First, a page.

Security at Starbucks or any other hotspot?

What type of security am I getting at Starbuckies, or at any other hotspot for that matter?  
I constantly go to Starbucks to enjoy a couple of hours with my favorite drink, but I always wonder why the person accross the room is always so into his laptop, is he/she spying on me or someone within the store?  

Is it possible?  If so, how can I protect myself from someone spying on me?
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Jakob DigranesSenior ConsultantCommented:
Yup ... As both other parties mentioned - Public networks is --- public. Most likely, many of the hotspots have no security - perhaps a login, but maybe no encryption. And I totally understand. The aim with hotspots at coffee shops and likes is to provide internet access to customers, and to keep it simple, easy and with as little maintenance as possible.

Within the range of laptops and mobile phones you have 802.11a/b/g, 802.11a/b/g/n, 802.11b/g and still 802.11b wireless (Yes, the 802.11b is old - but if you have a thinkpad - they just keep on running :-) )
- So they could not remove 802.11b. I know this has nothing to do with the security, but to get the understanding.

With that in mind - you have security. There's a vast variety of OS out there, and some still support only WPA and not WPA2 - and some only support WEP (XP pre SP2, some older MACs and Linux + + )
- So if they chose WPA or WPA2 they could have several customers not being able to log in. And if they chose WEP - it just wasted time since WEP is broken within minutes.

So most of them keep it clean and run open wireless, maybe with login with uname/pword - but no encryption.

But all this varies from hotspot to hotspot. But don't rely on anyone else to maintain security.

Then it comes to securing yourself.
- True, a firewall doesn't stop anyone from sniffing airborne packets. You need to encrypt traffic on your own (will get back to that). But a firewall WILL protect your computer from those on the same network as you, that is everyone else at the hotspot. Many hot spots may have client isolation so Wireless clients won't be able to see each other, but yet again - do not rely on others to keep you safe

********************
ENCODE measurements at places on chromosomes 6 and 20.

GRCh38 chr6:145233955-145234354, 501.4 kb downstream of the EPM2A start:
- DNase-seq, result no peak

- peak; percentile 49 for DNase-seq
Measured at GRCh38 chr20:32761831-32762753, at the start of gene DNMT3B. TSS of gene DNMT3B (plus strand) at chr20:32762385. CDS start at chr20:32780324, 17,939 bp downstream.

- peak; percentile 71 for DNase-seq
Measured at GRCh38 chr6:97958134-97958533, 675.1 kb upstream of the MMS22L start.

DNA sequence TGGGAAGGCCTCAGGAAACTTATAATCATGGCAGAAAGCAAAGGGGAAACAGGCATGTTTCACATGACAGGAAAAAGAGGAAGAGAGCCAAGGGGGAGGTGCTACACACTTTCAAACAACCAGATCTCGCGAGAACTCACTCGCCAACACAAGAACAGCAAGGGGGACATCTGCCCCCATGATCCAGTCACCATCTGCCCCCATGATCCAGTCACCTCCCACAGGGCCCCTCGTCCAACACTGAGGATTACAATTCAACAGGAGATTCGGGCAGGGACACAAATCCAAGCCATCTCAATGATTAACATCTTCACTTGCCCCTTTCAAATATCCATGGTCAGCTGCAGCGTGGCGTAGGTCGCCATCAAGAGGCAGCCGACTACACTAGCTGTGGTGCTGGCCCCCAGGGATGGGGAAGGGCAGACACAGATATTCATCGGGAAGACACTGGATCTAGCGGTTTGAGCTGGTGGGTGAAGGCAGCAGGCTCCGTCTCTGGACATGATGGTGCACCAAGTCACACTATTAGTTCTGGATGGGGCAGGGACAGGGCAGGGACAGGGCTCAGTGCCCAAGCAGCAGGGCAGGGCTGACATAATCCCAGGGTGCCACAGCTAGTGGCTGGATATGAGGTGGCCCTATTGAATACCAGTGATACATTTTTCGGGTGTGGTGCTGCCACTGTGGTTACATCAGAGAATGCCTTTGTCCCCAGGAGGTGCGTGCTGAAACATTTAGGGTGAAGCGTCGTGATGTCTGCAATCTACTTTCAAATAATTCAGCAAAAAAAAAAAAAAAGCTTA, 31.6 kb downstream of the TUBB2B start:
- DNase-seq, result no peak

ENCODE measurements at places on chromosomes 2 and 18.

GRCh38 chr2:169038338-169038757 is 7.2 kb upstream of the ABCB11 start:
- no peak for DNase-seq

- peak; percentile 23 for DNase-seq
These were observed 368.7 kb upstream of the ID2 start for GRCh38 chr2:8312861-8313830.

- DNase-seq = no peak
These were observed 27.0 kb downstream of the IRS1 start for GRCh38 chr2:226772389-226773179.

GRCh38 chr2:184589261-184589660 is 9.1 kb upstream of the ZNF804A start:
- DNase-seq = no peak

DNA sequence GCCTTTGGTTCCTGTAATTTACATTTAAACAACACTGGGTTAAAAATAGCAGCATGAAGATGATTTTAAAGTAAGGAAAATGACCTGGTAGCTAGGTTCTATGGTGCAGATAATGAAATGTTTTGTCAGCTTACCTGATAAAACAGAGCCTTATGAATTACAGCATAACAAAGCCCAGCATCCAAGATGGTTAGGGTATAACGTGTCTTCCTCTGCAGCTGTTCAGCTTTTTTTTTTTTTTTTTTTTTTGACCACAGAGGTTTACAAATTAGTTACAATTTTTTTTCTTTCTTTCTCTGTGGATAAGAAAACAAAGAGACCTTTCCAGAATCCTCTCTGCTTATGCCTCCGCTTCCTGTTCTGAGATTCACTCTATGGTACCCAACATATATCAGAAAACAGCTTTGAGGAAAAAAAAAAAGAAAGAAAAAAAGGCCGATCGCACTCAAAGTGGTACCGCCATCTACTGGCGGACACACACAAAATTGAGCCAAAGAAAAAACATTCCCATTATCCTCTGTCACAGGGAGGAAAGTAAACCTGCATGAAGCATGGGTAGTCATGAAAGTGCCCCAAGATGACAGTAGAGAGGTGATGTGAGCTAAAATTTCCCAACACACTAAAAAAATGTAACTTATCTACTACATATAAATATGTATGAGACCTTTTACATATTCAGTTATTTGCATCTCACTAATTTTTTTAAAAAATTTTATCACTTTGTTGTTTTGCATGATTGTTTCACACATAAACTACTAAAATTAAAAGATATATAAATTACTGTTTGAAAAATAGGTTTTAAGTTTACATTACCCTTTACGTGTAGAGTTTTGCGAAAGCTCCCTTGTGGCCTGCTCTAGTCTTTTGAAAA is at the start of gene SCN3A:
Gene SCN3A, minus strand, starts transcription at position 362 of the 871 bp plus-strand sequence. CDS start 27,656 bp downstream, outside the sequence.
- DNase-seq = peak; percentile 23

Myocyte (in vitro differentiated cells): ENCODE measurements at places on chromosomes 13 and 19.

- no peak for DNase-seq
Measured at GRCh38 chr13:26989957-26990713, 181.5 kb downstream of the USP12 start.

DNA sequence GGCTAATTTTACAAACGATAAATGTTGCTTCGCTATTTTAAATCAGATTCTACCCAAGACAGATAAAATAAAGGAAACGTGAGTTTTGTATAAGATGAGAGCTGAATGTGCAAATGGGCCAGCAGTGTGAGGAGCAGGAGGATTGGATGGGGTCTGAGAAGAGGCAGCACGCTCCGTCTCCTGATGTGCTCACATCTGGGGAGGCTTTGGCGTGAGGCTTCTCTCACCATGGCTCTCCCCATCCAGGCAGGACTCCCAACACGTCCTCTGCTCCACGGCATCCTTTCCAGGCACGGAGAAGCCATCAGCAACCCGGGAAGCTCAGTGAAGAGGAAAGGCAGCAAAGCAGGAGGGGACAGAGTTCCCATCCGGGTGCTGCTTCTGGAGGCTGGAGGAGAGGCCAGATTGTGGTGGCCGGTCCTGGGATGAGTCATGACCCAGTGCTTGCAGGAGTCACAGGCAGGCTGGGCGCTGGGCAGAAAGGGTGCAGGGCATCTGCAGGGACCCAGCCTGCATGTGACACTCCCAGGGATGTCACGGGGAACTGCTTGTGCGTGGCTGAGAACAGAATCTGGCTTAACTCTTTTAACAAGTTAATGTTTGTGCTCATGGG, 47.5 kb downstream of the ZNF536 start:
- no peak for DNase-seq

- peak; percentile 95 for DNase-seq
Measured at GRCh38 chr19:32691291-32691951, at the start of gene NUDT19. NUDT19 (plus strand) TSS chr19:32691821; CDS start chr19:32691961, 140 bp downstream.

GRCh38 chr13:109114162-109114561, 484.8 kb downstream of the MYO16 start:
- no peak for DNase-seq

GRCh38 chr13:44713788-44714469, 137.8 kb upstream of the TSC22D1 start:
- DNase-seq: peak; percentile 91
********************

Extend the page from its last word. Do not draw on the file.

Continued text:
- Keep Windows (or any other OS) and all other network connected software updated. This is many of the backdoors that people with enough knowledge will use to gain access to your computer

- if you need have traffic encrypted, use VPN tunnels - best to use one at work/school or create your own, or else use Hamachi, Tor Project or other proxy'ing web or software that keeps your traffice encrypted/hidden.

At the end - before anyone else comment this: It can be unsafe using public WiFis, but then again - how many poeple would really be interesting in what YOU are doing ??
 (but then again - one is ... one too many)

So keep on browsing - just think twice what you're browsing and what network services you're using (mail, ftp ++)
If you are that paranoid about people spying on you then don't use public hotspots!

Alternatively, install a decent firewall on your laptop.  This link has a list of the some of the better free firewalls.
käµfm³d 👽Commented:
Sounds like someone might be a little paranoid  ;)

But seriously, in the age of the mobile office, Facebook, Twitter, YouTube, etc. etc...   Is it really that peculiar to see people deeply engaged in their laptops? Do you have the same concerns when someone is intently staring at a newspaper?

To answer you question, yes it is possible. Of course it depends on what kind of security Starbucks uses on their routers/access points (WEP, WPA, etc.). It is possible for someone to broadcast a network id that would appear to be Starbucks, requires you to login (which I assume Starbuck's wifi access does) and then captures your uname and password, thus giving them access to your Starbucks login to use elsewhere.

I don't know how rampant this is, and please don't take this as the ultimate and final word on the issue. I would say to make sure you ask the counter ppl the name of the Starbucks network (to ensure you connect to the right network) and also confirm what kind of network protection the use. I know the WEP is easily crackable, and I believe the early forms of WPA are possible as well. I highly doubt a money-whore like Starbucks would be using a WEP protected router, though :)
käµfm³d 👽Commented:

A firewall does nothing for pulling packets out of the air :)
It's a lot easier to presume SOMEONE will try to snoop on your laptop's traffic. A decent software firewall like the one that comes with a lot of Trend Micro products is a good start.
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